Jul 2001 Journal

previous article:Art Notes
next article:Death of a culture

Murder in their midst

NEIGHBOURS, Jan Tomasz Gross, Princeton University Press, 2001.

This is the sorry tale of a small town called Jedwabne situated northeast of Warsaw, where the local Christian population turned on the Jews in their midst – the very people who had, till then, “…sold them food, bought their milk and chatted to them in the street.” The pogrom occurred at the time of the Nazi-Soviet pact which divided the territories of Poland between Germany and Russia. Jedwabne was occupied at first by Russian, and then by German, troops. Under this latter occupation in July 1941, 1,600 Jews were done to death by the most brutal and primitive methods. Not for the local mobs the sophistication of gas, but knives, cudgels and stones, drowning - and finally, a mass burning of men, women and children in a barn hired for the occasion – a horror story reminiscent of the mediaeval York massacre. The Germans had ‘given permission’ for this outrage to be co-ordinated by the local Polish mayor, Marion Karolak, but played no active part in it other than to take photographs (sic!).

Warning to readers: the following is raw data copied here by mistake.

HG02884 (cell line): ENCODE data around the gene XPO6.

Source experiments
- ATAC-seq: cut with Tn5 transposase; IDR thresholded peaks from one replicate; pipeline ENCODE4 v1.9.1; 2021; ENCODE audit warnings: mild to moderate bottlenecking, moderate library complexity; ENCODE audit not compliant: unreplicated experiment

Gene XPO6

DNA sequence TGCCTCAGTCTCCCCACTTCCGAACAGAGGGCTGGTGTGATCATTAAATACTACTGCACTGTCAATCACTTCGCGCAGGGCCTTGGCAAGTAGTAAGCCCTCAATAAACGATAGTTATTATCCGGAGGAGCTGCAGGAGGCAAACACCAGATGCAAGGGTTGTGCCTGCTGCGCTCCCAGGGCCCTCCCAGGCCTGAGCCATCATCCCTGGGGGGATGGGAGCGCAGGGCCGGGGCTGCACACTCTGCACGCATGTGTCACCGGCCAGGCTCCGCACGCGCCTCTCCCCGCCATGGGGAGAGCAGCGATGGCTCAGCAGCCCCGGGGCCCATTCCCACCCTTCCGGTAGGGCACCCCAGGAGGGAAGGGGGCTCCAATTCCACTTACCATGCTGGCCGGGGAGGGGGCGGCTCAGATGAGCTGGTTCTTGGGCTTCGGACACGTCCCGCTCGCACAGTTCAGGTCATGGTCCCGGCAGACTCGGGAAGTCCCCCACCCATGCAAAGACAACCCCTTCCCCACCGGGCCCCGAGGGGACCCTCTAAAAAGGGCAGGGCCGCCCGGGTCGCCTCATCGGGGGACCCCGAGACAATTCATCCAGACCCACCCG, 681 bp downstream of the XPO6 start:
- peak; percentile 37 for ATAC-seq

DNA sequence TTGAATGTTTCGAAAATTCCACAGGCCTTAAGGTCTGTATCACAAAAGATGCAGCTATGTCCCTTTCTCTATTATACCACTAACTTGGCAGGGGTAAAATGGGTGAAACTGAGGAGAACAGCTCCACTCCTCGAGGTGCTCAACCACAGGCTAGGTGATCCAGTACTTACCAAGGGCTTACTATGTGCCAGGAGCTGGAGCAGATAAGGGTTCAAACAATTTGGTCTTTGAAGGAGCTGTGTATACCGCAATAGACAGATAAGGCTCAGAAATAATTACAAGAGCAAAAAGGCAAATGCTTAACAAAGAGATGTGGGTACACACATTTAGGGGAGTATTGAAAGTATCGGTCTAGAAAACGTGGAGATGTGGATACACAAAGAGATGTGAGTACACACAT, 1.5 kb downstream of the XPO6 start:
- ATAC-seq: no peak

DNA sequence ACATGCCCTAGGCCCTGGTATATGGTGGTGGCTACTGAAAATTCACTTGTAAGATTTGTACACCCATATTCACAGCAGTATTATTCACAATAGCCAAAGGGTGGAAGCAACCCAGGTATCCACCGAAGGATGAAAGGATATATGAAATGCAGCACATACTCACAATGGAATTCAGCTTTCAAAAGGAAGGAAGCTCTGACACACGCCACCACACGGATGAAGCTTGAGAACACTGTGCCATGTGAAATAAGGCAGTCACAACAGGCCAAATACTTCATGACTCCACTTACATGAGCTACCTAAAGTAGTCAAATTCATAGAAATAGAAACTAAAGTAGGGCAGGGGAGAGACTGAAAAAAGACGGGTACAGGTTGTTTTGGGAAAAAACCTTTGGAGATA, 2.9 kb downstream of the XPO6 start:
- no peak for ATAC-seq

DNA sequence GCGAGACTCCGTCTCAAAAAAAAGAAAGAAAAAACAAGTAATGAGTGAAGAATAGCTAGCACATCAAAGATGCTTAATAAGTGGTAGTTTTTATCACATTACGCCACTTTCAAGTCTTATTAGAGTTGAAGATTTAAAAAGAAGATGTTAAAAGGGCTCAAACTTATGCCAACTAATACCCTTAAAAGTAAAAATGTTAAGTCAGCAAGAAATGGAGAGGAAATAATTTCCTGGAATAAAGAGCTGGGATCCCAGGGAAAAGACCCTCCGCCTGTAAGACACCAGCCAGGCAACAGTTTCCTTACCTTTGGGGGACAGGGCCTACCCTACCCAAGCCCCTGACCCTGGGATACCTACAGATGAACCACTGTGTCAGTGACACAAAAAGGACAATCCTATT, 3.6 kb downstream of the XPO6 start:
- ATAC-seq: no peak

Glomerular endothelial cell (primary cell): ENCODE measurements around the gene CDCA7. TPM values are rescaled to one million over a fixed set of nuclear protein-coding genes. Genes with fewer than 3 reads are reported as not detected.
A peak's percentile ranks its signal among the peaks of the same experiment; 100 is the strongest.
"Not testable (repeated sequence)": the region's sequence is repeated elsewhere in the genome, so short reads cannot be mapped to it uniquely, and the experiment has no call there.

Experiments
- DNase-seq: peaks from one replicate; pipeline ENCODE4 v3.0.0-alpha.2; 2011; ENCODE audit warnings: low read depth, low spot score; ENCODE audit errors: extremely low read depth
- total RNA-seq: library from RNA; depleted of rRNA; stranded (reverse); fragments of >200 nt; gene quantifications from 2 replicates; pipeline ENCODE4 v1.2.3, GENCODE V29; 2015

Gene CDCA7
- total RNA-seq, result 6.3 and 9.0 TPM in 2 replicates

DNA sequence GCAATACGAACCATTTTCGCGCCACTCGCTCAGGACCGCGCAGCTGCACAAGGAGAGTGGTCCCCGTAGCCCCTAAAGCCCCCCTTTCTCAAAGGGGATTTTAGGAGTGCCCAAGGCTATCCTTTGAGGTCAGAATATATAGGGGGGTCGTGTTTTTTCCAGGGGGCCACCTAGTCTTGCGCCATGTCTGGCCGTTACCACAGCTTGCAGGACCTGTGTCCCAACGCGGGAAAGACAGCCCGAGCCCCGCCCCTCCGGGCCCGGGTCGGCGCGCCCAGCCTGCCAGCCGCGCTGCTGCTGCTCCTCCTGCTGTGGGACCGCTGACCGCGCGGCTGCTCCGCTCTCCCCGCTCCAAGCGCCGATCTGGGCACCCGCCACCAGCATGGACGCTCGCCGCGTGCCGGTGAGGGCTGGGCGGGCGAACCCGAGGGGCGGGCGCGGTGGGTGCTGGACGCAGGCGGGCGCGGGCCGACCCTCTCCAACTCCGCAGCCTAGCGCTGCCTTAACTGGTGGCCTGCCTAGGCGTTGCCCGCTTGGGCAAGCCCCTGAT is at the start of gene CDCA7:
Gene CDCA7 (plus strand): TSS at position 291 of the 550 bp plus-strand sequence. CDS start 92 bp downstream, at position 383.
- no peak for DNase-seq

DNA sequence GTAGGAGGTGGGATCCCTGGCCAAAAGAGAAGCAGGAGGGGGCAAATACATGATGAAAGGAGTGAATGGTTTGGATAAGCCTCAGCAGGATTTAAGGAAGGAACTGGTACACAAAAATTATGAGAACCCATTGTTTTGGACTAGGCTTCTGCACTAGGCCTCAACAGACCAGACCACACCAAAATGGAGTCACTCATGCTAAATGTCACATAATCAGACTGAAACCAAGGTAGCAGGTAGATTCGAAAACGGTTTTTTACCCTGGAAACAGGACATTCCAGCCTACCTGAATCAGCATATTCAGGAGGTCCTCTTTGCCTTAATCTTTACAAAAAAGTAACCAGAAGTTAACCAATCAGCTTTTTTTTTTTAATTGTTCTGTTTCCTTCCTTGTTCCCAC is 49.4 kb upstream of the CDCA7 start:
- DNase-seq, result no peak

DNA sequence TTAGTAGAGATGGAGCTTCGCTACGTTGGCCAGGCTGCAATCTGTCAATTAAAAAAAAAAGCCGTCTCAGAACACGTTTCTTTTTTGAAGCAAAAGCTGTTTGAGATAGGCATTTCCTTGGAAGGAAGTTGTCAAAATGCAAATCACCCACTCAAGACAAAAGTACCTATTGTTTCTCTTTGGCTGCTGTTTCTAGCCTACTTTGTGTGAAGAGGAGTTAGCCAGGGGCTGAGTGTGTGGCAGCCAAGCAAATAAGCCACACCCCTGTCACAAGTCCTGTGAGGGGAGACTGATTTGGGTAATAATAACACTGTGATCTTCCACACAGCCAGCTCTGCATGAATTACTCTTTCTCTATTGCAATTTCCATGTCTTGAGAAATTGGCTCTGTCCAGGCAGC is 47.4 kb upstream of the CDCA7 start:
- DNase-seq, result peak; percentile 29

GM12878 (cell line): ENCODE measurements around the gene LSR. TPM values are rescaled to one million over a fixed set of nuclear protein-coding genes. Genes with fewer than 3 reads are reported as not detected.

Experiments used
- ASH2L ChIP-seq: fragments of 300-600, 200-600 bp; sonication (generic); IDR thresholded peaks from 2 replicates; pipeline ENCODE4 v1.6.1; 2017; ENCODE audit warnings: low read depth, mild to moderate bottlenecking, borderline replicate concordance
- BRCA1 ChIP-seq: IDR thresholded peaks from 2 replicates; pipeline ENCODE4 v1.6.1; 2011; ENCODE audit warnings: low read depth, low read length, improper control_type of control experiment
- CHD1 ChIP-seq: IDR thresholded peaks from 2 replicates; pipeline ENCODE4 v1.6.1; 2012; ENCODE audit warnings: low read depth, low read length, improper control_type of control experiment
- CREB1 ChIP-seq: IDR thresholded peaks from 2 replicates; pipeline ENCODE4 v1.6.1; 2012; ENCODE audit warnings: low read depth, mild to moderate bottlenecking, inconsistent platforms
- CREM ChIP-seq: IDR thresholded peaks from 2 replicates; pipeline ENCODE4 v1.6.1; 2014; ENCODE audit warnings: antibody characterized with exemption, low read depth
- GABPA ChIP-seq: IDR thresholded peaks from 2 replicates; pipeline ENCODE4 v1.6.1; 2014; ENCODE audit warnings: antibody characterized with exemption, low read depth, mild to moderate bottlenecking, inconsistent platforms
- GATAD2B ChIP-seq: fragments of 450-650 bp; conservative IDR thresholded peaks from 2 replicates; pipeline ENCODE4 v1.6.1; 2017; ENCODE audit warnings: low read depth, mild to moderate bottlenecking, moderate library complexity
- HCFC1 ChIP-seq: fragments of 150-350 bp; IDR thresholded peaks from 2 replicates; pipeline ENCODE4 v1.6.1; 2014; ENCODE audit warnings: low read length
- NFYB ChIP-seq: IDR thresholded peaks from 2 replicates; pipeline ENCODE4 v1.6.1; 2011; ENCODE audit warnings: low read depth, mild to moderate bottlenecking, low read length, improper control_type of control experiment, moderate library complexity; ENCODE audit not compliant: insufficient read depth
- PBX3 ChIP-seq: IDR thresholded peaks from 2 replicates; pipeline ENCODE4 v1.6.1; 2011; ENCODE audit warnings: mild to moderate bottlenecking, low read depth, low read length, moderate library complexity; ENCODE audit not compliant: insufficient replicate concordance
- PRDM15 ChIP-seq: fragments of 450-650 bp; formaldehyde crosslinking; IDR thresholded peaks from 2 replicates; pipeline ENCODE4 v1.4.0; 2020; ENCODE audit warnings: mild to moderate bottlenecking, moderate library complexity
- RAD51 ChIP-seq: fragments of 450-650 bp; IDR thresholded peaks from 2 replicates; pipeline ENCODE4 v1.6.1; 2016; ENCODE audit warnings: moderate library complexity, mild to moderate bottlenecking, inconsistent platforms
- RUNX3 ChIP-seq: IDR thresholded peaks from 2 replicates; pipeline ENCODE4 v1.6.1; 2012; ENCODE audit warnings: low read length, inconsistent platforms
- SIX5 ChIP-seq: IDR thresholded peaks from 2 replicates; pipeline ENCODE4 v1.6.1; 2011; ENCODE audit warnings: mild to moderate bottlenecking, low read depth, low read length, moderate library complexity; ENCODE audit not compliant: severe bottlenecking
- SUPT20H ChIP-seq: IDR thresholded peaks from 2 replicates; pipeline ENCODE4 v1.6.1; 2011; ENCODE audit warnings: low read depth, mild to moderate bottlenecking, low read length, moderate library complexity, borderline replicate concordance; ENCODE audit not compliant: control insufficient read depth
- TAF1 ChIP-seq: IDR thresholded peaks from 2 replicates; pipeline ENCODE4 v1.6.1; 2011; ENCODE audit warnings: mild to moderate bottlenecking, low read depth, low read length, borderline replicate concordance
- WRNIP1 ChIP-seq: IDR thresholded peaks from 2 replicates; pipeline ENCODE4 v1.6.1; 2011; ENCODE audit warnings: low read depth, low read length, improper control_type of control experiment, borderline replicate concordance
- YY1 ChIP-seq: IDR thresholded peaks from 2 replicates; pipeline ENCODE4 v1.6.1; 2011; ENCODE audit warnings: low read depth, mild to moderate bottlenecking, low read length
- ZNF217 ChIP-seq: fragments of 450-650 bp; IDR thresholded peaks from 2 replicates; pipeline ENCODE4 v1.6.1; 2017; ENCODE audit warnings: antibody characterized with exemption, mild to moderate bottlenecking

Prof Gross found his evidence in the records of the 1949 trial of some of the perpetrators. The trial seems to have been perfunctory and the defendants were let off lightly. The testimony of the witness Szmuel Wassersztain, one of the few Jews who survived, makes stomach-churning reading.

In his introduction, Gross points to the Hitler regime’s “institutionalism of resentment” used to exploit any grievance, however trivial, in order to set people against each other. In Jedwabne, the Germans lit the touch paper for the conflagration, but it was the Poles who joyfully threw their neighbours into the flames. The evidence shows that Jews making desperate attempts to escape were rounded up by local people and sent to their death. One family bucked the trend by sheltering Jews; they were regarded as traitors and forced to emigrate.

As with all atrocities, one searches for explanations for such irrationality. In Jedwabne greed played a part: the perpetrators gleefully took over the homes and property of their victims. So did ancient religious hostility: the local priest, when appealed to, refused to protect Jewish villagers on the ground that they were “all Communists.”

Should one agree, then, that “all Poles suck in antisemitism with their mother’s milk”? The truth is more complex and defies stereotypes since a minority of Poles saved Jewish lives at great risk to their own. Nevertheless, it will prove difficult to eradicate the poison of antisemitism till all the clergy acknowledge the part played by the Gospels in demonising Jews. That day may come – and pigs might fly!
Martha Blend

previous article:Art Notes
next article:Death of a culture